Animal Feed for Thought
Jackie Roembke, editor of Feed Strategy magazine, offers her perspective on happenings in the global feed and grain industries.
Senate Bill 27 promises
monitoring, tracking system in hopes of curbing antimicrobial resistance
Senate Bill 27 (SB27) proposes the strictest regulations regarding
antibiotic usage in United States and, as the deadline nears, it looks likely
the bill will be signed into law early this fall.
#213 remedied antibiotic growth promoters (AGPs) labeling and moved
medically important drugs to Veterinary
Feed Directive (VFD) status, SB27 prohibits the use of AGPs in the state,
holding the abusers accountable, and seeks to ban the over-the-counter sale of all medically important antibiotics to livestock producers.
Essentially, the bill will codify the VFD
requirement for medically important antimicrobials in to California law, firmly
stating that, to administer these drugs through livestock feed or through water will
require a VFD or prescription from a licensed veterinarian. In addition,
producers administering antibiotics through injection or oral administration
will be required to obtain a prescription, a major difference from the voluntary
federal policy, which only applied to feed and water additives.
This will make California the first state to put all of
these medically important antibiotics under the purview of a licensed
Beyond requiring veterinary oversight for medically
important antibiotics, the bill also will introduce tracking and monitoring
systems for antibiotic usage and resistance and will additionally establish
antibiotic stewardship programs. The data collected will help lead to a better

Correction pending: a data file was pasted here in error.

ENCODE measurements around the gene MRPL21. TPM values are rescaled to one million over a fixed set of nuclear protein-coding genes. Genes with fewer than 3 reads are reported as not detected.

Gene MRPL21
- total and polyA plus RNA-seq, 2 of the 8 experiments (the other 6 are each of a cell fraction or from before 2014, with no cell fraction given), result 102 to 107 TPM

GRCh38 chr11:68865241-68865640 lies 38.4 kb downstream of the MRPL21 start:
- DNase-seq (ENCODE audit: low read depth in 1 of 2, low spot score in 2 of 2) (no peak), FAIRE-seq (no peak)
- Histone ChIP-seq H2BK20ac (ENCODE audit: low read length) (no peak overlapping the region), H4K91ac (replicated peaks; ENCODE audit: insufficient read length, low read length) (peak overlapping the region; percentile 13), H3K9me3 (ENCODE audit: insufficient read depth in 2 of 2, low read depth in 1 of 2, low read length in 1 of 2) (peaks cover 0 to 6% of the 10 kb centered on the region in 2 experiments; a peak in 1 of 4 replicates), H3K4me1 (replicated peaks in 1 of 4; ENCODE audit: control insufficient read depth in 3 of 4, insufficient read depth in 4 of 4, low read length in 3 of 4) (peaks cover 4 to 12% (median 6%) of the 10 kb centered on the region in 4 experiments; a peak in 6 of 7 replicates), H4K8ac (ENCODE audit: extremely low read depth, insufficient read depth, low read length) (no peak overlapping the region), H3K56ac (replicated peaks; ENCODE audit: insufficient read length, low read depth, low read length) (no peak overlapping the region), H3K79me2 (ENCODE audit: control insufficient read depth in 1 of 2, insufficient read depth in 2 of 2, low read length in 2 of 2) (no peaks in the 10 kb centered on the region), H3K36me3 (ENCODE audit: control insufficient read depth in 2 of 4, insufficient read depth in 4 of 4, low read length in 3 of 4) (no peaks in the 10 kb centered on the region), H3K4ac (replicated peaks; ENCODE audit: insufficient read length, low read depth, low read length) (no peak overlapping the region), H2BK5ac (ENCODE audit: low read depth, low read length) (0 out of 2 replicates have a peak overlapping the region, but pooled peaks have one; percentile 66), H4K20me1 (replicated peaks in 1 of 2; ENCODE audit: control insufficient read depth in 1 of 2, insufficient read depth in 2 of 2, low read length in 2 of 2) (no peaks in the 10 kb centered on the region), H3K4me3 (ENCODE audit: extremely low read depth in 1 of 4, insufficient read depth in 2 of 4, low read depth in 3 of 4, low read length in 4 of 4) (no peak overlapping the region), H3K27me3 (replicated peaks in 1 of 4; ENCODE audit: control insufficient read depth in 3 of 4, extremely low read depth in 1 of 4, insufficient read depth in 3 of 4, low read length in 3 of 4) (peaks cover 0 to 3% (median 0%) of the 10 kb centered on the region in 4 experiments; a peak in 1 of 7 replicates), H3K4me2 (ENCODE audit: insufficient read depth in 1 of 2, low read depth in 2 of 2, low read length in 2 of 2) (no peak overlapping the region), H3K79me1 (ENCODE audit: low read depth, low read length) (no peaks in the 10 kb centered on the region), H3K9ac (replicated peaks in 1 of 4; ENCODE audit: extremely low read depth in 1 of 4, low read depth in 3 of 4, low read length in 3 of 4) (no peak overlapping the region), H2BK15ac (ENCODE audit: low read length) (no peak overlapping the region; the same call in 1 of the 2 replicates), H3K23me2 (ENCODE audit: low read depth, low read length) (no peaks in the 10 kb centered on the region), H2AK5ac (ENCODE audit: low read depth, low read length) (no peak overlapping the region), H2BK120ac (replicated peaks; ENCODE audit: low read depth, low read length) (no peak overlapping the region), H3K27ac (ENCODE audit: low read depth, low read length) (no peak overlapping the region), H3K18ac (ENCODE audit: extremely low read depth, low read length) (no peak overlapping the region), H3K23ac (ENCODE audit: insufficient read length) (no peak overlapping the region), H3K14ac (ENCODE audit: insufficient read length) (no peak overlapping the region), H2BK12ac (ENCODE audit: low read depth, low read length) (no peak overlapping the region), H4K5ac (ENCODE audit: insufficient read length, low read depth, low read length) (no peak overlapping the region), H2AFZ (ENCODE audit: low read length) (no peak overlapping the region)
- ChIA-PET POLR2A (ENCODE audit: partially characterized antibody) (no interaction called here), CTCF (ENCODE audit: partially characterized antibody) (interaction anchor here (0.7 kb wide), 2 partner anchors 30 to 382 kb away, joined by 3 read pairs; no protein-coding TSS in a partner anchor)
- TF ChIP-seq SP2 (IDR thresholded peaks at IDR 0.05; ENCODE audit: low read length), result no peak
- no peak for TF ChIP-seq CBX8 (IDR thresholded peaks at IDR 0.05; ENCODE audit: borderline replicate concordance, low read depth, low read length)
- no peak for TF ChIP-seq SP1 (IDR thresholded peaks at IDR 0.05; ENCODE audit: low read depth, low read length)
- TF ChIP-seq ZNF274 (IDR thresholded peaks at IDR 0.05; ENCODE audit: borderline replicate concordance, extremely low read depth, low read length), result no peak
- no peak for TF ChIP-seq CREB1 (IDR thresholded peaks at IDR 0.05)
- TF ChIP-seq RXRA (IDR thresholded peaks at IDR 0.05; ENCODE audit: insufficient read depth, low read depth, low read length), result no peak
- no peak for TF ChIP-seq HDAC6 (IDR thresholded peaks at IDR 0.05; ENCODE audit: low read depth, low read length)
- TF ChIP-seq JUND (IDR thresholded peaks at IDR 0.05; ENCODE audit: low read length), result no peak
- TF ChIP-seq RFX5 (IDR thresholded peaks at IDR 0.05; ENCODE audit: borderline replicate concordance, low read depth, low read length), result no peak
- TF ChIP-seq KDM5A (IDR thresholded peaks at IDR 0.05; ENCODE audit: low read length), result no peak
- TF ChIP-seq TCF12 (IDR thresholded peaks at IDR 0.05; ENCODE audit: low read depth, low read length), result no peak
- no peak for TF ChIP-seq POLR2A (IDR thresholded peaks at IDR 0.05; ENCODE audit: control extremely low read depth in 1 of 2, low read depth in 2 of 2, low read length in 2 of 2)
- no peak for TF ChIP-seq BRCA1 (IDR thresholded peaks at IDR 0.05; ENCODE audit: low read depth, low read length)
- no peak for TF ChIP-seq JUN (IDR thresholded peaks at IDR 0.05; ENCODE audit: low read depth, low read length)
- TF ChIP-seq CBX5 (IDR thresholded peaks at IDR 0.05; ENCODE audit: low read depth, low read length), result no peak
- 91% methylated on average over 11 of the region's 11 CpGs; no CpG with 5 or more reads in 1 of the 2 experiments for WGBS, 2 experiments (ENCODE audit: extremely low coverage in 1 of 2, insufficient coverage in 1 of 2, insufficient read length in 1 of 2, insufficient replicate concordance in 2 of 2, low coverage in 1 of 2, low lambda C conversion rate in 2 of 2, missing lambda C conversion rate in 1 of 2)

understanding between antibiotic use and the development of antibiotic-resistant bacteria. The establishment of an antibiotic tracking service will be
spearheaded by the California Department of Agriculture and would be coordinated
with federal agencies to supervise the implementation of the bill.
The origins of SB27, introduced by Sen. Jerry Hill
(D-San Mateo/Santa Clara counties), build on his earlier efforts to address antimicrobial resistance as a
public health concern. In 2014, Sen. Hill presented a similar bill, SB835, to Gov. Jerry Brown, who vetoed it because he
felt the legislation needed to be stronger in hopes of “finding new and
effective ways to reduce the unnecessary antibiotics used for livestock and
Since the 2014 veto, Hill’s team has been working closely
with Brown’s office to craft the updated legislation. The bill was heard by the
Assembly Agriculture Committee in early July and was passed with bipartisan
support 7-1. The bill will next be heard in the Assembly Appropriations Committee on Aug. 19.
The final vote will take place prior to the end of the
state’s legislative session on Sept. 11, 2015. To date, the language of the
bill will continue to be refined with the state’s agricultural stakeholders,
who have taken a neutral position on the legislation.
If this bill is signed into law, it will take effect on
Jan. 1, 2016, with components of the bill being phased in until 2018. This phase-in period will allow rural producers ample time to establish a
relationship with a veterinarian in order to comply with the law.